740 F.2d 1104 (D.C. Cir. 1984), 78-1451, United States v. Byers
|Citation:||740 F.2d 1104|
|Party Name:||UNITED STATES of America v. Billy G. BYERS, Appellant.|
|Case Date:||July 24, 1984|
|Court:||United States Courts of Appeals, Court of Appeals for the District of Columbia Circuit|
Argued Feb. 2, 1983.
Appeal from the United States District Court for the District of Columbia (Criminal No. 76-686-1).
A. Franklin Burgess, Jr., Washington, D.C. (appointed by this Court) with whom James Klein and James McComas, Washington, D.C., were on the brief, for appellant.
John R. Fisher, Asst. U.S. Atty., Washington, D.C., with whom Stanley S. Harris, U.S. Atty., Washington, D.C. (at the time the brief was filed), Michael W. Farrell and Roger M. Adelman, Asst. U.S. Atty., Washington, D.C., were on the brief, for appellee.
Joel I. Klein, Joseph Onek and Peter E. Scheer, Washington, D.C., were on brief for amicus curiae, American Psychiatric Ass'n urging affirmance. H. Bartow Farr, III, Washington, D.C., also entered an appearance for American Psychiatric Ass'n.
Donald N. Bersoff, Washington, D.C., was on the brief for amicus curiae, American Psychological Ass'n urging remand on fifth and sixth amendment grounds.
Before ROBINSON, Chief Judge, WRIGHT, TAMM, WILKEY, WALD, MIKVA, EDWARDS, GINSBURG, BORK and SCALIA, Circuit Judges, and BAZELON and MacKINNON, Senior Circuit Judges.
Opinion filed by Circuit Judge SCALIA, in which Circuit Judges TAMM, WILKEY, GINSBURG, BORK and Senior Circuit Judge MacKINNON join.
Concurring opinion filed by Chief Judge SPOTTSWOOD W. ROBINSON, III, in which Circuit Judge J. SKELLY WRIGHT joins.
Dissenting opinion filed by Senior Circuit Judge BAZELON, in which Circuit Judges WALD and MIKVA join; and in which Circuit Judge HARRY T. EDWARDS joins with exceptions noted.
SCALIA, Circuit Judge:
We consider on this appeal whether, when a defendant asserts, and supports through expert testimony, the defense of insanity, the guarantee of the Fifth Amendment against compelled self-incrimination is violated by a government psychiatrist's testimony to unrecorded statements made by the defendant during a court-ordered examination; whether the guarantee of the Sixth Amendment to assistance of counsel is violated by the exclusion of counsel from such an examination; and whether the courts' supervisory power over the trial process permits the exclusion of psychiatric testimony that is the product of a lawful examination.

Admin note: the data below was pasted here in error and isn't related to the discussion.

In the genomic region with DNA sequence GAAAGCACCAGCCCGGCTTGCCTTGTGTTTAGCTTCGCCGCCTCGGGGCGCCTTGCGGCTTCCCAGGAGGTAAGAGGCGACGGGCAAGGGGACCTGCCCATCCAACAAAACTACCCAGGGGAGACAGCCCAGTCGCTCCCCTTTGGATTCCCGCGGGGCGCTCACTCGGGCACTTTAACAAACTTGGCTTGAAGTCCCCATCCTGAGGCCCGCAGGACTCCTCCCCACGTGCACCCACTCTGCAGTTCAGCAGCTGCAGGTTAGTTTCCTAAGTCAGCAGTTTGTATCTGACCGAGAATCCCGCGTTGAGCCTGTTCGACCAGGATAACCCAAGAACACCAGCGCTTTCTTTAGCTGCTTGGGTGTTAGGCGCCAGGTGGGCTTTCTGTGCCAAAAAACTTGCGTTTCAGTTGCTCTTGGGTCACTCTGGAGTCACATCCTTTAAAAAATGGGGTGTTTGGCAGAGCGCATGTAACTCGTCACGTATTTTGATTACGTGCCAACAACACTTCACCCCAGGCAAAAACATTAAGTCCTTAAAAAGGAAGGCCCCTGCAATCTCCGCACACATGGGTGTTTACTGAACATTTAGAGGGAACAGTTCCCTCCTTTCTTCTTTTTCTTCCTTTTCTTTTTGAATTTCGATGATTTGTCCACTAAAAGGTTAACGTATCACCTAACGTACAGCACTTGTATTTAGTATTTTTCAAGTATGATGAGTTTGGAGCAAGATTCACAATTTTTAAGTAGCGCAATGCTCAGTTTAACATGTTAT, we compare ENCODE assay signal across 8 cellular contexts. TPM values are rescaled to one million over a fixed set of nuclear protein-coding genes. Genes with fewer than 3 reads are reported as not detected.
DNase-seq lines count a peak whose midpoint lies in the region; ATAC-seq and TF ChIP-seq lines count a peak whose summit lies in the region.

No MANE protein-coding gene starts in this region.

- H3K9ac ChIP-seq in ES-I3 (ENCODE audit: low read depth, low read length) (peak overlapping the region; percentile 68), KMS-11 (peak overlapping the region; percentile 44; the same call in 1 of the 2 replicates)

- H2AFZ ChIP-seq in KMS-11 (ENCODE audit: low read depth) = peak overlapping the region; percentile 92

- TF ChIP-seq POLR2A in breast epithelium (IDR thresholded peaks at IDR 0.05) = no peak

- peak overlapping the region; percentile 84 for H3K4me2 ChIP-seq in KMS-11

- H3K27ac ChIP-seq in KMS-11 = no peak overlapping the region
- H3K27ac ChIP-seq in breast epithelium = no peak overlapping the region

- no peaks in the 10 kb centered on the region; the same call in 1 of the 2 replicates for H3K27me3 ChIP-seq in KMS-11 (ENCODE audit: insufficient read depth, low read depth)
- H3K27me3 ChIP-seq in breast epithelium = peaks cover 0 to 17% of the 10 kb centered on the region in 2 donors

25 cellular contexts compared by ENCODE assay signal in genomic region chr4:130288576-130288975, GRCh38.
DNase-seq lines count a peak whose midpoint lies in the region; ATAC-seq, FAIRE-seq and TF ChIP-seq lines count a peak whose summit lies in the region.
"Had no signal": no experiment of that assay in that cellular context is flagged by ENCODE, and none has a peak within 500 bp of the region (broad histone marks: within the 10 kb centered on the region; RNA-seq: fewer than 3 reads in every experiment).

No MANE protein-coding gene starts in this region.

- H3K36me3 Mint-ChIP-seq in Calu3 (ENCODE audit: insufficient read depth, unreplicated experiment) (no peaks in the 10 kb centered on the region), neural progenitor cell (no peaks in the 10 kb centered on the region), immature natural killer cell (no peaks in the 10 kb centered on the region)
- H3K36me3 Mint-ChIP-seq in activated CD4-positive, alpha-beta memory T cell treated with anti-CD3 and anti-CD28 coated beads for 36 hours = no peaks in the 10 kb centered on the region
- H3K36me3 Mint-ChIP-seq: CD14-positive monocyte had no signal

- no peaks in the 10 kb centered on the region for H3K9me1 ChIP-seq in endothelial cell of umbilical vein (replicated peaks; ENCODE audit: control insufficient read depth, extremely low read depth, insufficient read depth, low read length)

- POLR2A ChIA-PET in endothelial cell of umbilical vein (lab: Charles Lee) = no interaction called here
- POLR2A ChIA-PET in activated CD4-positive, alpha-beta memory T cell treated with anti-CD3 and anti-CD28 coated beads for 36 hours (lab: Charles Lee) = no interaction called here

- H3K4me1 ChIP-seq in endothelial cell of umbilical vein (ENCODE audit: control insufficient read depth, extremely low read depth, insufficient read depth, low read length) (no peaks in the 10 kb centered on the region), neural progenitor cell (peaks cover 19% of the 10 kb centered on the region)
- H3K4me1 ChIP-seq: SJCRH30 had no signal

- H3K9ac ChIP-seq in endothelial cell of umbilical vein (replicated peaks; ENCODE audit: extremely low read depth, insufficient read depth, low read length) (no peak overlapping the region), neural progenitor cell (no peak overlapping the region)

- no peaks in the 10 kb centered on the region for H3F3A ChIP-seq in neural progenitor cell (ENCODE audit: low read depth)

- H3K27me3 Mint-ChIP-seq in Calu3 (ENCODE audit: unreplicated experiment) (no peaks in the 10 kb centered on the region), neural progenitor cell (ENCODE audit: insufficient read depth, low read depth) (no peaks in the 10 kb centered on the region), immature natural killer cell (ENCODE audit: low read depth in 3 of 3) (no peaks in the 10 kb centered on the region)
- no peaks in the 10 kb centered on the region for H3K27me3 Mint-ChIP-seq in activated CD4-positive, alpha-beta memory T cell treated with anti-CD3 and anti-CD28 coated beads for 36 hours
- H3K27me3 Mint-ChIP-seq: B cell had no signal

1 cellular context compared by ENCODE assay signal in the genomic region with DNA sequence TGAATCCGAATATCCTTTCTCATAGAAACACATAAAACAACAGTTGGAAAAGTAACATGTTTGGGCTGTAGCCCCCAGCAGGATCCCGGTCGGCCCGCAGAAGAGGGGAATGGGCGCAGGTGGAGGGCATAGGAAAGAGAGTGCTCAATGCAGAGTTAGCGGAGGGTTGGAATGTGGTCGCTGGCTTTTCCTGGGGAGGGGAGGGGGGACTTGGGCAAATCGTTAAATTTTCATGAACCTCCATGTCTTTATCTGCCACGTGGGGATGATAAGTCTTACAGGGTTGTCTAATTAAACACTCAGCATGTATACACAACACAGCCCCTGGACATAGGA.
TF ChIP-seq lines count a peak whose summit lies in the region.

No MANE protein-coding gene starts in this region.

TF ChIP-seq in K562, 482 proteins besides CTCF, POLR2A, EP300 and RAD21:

By indictment of October 26, 1976, appellant was charged with first degree murder while armed, in violation of D.C.Code Secs. 22-2401, 22-3202, and two related weapons offenses. At arraignment counsel informed the court that appellant's defense to the charges would be insanity and moved pursuant to D.C.Code Sec. 24-301(a) for an order committing appellant to St. Elizabeths Hospital for examination to determine both competency to stand trial and capacity, at the time of the offense, to form an intent to commit the crimes with which he was charged. 1 11/2/76 Tr. 3, 6-7. The motion was granted and appellant was committed. After two months of examinations, the staff at St. Elizabeths found that appellant was competent to stand trial, but had "probably lacked substantial capacity to appreciate the wrongfulness of his conduct, [and] to conform his conduct to the requirements of the law." Letter from Dr. Roger Peele, Acting Superintendent, dated Jan. 13, 1977, at 1. Soon after that, the Government moved to have appellant committed to the Medical Center for Federal Prisoners at Springfield, Missouri, for a second examination. 2 Over an unfocused defense objection, that motion was granted. 3 Appellant was transferred to Springfield